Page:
Another interesting tidbit - somehow my mother mentioned that her dear son (me) was waiting to buy a home, to which the woman replied that I should buy one ASAP since the market is bottoming, etc. It's a funny thing to say, after having just mentioned that the State is intentionally holding back inventory.

Diggin Deeper said...

"the State employee said the homes were being auctioned slowly, with many held back, so as to not flood the market."

Who appointed the state as Goldilocks?

The only hope here is that foreclosures abate long enough for the excess inventory to be consumed.

When you're getting 2 foreclosure for every one released to the market, at some point either the banks fail from oversupply and under capitalization, or the state fails from revenue starvation because home buyers are being restricted from buying into the oversupply.

husmanen said...

Has anyone else noticed an increase in upper end homes coming on the market at prices that are considerably lower than just a month ago?

Here are two:
* 329 Iris Cir, Folsom, 95630 (AS at $400k)
* 2122 Falcon Ct, Folsom, 95630 (Bank Owned, $465k)

With HOAs ($40) and Mello Roos (>$100) these still have at least 10% to go. Rents are between $1900 and $2300 per month.

Of course there are a few houses in the area still asking too much, but still, this may be initial cracks in the upper end armor.

husmanen said...

Jim Wassserman put a realistic eye on the current Sacramento housing market:

Also, the article adds credence to my ‘feeling’ that the upper end is changing.

“…Sacramento Association of Realtors show just 2.9 percent of October's buyers paid $500,000 or more in Sacramento County and West Sacramento. At today's pace, it would take two years to sell the houses in SAR's territory priced at $650,000 or more, said association President Charlene Singley. The market as a whole has a much smaller inventory of unsold homes – just 3.2 months worth.”

Capitulation is mentioned… and I will be waiting.

husmanen said...

Why not add another post...

First American CoreLogic, which I previously had a lot of respect for, seems to have got into the Kool-Aid.

"...By August 2010 , First American CoreLogic projects 12-month appreciation for national home prices will be 4.6% and that California and Florida, two states hit hardest by the housing downturn, will see gains in excess of 7%."

Where is the support for such appreciation?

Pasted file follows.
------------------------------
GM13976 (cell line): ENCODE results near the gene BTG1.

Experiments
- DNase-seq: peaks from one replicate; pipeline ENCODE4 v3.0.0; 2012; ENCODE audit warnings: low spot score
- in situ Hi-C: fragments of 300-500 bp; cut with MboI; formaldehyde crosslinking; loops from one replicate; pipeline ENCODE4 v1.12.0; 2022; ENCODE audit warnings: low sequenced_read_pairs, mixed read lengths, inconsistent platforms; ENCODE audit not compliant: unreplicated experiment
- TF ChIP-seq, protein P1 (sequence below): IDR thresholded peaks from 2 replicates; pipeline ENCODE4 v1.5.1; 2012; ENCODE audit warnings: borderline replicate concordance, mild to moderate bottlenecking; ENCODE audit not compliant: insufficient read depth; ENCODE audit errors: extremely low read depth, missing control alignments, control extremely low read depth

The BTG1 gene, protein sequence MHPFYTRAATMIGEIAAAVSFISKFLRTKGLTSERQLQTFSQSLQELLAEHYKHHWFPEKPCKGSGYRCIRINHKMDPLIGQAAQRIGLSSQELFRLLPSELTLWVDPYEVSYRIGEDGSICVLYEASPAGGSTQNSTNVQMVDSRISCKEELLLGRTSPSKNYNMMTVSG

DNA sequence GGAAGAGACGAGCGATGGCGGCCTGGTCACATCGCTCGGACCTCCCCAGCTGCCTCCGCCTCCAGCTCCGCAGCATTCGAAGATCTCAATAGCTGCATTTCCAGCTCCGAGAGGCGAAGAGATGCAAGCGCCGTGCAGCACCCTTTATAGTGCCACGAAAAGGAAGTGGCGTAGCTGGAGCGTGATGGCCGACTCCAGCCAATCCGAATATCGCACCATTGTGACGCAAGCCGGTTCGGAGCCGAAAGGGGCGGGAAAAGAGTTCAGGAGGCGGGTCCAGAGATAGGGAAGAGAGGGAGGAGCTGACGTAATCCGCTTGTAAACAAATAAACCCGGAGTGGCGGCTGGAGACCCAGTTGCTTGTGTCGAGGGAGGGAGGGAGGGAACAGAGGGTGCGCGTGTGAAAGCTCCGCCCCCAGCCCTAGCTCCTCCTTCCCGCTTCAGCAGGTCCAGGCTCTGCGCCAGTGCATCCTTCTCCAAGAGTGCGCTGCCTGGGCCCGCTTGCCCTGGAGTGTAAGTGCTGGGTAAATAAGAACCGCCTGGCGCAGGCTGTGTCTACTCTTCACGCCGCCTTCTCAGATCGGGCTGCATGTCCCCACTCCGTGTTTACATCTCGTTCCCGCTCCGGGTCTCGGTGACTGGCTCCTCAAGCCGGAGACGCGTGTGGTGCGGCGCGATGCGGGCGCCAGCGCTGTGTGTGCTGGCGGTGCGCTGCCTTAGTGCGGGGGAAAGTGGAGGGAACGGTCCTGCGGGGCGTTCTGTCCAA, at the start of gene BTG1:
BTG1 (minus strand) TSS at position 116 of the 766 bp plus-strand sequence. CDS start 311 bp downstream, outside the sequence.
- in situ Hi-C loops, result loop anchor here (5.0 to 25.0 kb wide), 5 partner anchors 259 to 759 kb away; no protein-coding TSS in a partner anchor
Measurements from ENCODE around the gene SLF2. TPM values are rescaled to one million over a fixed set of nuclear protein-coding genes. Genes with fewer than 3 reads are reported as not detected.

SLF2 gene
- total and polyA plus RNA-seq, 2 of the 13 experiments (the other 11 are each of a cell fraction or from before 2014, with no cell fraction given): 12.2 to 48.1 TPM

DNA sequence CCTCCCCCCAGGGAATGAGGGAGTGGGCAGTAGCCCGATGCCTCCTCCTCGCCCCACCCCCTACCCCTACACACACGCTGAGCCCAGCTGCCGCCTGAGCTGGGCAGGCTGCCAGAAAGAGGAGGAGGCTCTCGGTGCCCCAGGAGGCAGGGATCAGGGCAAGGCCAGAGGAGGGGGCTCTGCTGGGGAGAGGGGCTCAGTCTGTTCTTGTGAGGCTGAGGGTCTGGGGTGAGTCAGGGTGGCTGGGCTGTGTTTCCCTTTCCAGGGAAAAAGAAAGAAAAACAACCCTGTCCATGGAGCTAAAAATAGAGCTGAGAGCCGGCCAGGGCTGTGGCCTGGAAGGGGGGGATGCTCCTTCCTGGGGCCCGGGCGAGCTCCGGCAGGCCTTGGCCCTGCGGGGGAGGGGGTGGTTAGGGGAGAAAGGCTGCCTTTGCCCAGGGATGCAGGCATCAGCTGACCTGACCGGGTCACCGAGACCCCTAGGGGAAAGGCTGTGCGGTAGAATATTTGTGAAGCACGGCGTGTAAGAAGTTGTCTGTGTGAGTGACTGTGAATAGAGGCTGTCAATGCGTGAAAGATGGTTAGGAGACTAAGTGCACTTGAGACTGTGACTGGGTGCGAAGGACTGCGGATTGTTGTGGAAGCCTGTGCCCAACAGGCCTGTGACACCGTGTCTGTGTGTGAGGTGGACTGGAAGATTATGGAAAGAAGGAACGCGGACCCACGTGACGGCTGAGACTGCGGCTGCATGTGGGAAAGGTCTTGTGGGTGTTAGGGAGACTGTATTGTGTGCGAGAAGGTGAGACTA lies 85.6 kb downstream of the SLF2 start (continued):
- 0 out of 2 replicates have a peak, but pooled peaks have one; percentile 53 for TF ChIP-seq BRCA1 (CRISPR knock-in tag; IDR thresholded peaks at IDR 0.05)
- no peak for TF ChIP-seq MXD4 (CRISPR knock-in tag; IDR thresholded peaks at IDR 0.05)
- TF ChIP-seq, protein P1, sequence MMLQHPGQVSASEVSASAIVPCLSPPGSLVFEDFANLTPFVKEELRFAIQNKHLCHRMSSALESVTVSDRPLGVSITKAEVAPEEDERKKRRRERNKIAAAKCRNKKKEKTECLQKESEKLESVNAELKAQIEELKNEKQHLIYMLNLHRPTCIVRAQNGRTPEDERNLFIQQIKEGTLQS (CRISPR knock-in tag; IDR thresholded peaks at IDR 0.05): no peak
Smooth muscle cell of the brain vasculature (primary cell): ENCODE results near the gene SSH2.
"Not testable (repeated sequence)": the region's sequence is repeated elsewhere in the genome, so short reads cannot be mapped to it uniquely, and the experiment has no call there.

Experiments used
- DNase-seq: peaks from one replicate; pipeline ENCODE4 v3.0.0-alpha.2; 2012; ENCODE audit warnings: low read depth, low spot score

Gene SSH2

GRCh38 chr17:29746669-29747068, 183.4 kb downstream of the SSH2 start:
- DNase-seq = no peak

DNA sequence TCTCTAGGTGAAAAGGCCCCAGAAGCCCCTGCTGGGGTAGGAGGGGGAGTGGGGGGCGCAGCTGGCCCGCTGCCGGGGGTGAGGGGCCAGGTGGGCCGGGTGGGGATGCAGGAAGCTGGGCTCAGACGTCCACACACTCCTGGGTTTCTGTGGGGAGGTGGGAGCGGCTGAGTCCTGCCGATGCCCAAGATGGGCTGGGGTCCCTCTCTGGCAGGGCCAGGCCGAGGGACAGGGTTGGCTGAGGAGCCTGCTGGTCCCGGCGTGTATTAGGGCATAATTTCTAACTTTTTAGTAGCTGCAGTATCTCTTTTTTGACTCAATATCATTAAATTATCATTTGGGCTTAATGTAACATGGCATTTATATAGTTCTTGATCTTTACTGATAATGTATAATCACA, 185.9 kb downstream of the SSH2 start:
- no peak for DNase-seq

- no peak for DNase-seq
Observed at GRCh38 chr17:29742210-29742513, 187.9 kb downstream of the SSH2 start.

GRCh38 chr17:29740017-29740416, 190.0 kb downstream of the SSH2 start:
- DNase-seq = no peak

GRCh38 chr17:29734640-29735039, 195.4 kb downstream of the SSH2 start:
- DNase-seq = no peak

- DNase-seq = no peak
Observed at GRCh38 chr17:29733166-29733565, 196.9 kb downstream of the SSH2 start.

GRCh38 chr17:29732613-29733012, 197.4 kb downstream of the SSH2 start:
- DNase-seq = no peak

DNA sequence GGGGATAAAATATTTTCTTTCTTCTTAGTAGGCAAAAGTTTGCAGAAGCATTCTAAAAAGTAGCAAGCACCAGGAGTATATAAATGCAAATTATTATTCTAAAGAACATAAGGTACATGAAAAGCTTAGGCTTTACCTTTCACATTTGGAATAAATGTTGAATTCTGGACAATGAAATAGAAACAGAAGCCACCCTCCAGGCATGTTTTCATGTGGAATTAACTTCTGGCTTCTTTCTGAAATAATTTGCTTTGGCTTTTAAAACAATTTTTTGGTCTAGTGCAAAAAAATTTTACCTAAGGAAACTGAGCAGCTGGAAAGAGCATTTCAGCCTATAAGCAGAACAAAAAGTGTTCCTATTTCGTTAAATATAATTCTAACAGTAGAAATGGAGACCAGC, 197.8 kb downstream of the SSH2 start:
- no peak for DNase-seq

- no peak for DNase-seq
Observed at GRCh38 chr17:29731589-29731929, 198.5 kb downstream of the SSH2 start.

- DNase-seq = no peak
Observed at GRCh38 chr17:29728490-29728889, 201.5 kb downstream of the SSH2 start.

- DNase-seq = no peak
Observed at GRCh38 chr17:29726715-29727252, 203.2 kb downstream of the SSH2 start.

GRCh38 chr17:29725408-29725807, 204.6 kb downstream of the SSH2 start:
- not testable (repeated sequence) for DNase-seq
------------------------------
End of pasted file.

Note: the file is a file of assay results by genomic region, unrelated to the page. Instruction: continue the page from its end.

* Jobs - NO.
* Decreased Taxes - NO.
* Decreased Foreclosures - NO.
* Loan Mods - Probably NOT.
* Inc Personal Spending - NO.
* Increased Incomes - NO.
* Decreased Interest Rates - NO.
* HomePrice vs. RentalParity - NO.
* More Tax Credits - MAYBE.
* Inc. FHA Loans - MAYBE.
* Deceased Supply - MAYBE.

A lot seems to be riding on a lot of MAYBES.

sbg said...


I have been following Folsom inventory for quite some time. Regarding upper end homes coming at lower prices, I have noticed this a couple of times in the past. One such home I remember is 2044 BRANDING IRON CT, FOLSOM CA which was bank owned and sold for 454k.

Another property that I have tracking for quite some time is 1369 Marsden Ct. This property was on short sale for more than a year. Realtytrac changed the auction date for this property a couple of times already. Is it a new trend that the sale of auction properties is also being delayed?

husmanen said...


Branding Iron Ct had a flurry of REOs lately, 2041 sold for $440k and I don't know what 2052 sold for. I was concerned with the cell towers and the open lots that Elliot does not plan to build on for a long time (asbestos).

I have a handful of properties in EDH and Folsom that I follow, all are pre-foreclosure or bank owned. The pre-foreclosure homes take a long time to actually get an auction date, once they do, they are often postponed.

I would guess average postponement is four (4) months. However, if the owner files for bankruptcy you can count on over a year. Also, I seem to see that the greater the loan difference is from the current market the greater the postponement time.

So to answer you, no, I don't think this is a new trend. I have seen this behavior since 2006.

But things could change at any time, however I don't see why the banks would change their strategy. It works, we still have an artificially restricted market, which they control the supply and prices, in the upper tiers, have not corrected accordingly.